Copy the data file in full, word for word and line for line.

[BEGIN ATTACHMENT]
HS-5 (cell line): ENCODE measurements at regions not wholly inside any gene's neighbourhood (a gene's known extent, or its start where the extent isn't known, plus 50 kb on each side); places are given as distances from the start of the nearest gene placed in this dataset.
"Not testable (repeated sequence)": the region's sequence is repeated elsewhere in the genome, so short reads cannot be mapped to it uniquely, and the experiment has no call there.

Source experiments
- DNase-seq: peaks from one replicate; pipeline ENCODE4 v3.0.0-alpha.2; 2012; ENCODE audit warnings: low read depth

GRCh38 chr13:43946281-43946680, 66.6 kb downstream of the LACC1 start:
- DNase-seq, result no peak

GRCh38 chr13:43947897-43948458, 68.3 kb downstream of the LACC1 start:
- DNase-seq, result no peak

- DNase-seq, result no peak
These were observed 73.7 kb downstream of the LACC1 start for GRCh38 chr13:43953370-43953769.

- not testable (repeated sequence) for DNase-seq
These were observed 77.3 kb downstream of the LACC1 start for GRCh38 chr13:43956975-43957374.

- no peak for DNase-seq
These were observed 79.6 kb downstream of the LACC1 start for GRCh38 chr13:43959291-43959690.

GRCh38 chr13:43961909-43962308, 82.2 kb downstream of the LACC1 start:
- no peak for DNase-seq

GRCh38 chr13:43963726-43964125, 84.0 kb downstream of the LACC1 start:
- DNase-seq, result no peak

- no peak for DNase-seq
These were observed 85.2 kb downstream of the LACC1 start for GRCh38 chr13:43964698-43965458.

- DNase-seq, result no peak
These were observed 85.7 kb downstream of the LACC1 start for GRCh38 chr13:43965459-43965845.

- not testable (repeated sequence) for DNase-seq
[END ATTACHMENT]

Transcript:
HS-5 (cell line): ENCODE measurements at regions not wholly inside any gene's neighbourhood (a gene's known extent, or its start where the extent isn't known, plus 50 kb on each side); places are given as distances from the start of the nearest gene placed in this dataset.
"Not testable (repeated sequence)": the region's sequence is repeated elsewhere in the genome, so short reads cannot be mapped to it uniquely, and the experiment has no call there.

Source experiments
- DNase-seq: peaks from one replicate; pipeline ENCODE4 v3.0.0-alpha.2; 2012; ENCODE audit warnings: low read depth

GRCh38 chr13:43946281-43946680, 66.6 kb downstream of the LACC1 start:
- DNase-seq, result no peak

GRCh38 chr13:43947897-43948458, 68.3 kb downstream of the LACC1 start:
- DNase-seq, result no peak

- DNase-seq, result no peak
These were observed 73.7 kb downstream of the LACC1 start for GRCh38 chr13:43953370-43953769.

- not testable (repeated sequence) for DNase-seq
These were observed 77.3 kb downstream of the LACC1 start for GRCh38 chr13:43956975-43957374.

- no peak for DNase-seq
These were observed 79.6 kb downstream of the LACC1 start for GRCh38 chr13:43959291-43959690.

GRCh38 chr13:43961909-43962308, 82.2 kb downstream of the LACC1 start:
- no peak for DNase-seq

GRCh38 chr13:43963726-43964125, 84.0 kb downstream of the LACC1 start:
- DNase-seq, result no peak

- no peak for DNase-seq
These were observed 85.2 kb downstream of the LACC1 start for GRCh38 chr13:43964698-43965458.

- DNase-seq, result no peak
These were observed 85.7 kb downstream of the LACC1 start for GRCh38 chr13:43965459-43965845.

- not testable (repeated sequence) for DNase-seq